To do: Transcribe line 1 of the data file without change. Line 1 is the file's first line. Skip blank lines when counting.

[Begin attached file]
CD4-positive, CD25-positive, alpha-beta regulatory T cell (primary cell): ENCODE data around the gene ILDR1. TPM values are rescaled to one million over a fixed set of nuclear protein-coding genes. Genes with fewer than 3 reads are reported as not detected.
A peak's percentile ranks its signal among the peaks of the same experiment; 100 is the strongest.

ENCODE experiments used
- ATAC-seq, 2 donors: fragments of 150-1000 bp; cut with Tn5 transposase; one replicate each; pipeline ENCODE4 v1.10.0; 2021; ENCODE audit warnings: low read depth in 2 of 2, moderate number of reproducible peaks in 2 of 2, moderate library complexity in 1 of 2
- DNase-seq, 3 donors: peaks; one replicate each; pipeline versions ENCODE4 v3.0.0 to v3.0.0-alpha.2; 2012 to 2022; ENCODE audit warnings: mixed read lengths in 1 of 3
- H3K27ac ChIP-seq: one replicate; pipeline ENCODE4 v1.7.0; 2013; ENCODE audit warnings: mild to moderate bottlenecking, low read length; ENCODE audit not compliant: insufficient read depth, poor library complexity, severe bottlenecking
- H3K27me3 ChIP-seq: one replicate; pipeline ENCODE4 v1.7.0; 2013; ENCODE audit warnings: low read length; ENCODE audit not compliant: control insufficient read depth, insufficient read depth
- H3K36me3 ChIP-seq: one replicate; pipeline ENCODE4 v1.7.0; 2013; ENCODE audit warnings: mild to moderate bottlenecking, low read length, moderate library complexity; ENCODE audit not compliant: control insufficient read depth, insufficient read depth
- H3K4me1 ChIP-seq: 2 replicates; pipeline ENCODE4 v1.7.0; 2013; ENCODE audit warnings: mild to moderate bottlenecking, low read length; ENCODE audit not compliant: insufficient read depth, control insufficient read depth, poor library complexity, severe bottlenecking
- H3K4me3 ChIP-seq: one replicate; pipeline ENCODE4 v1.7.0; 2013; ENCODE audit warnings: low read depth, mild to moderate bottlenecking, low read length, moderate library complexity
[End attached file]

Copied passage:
CD4-positive, CD25-positive, alpha-beta regulatory T cell (primary cell): ENCODE data around the gene ILDR1. TPM values are rescaled to one million over a fixed set of nuclear protein-coding genes. Genes with fewer than 3 reads are reported as not detected.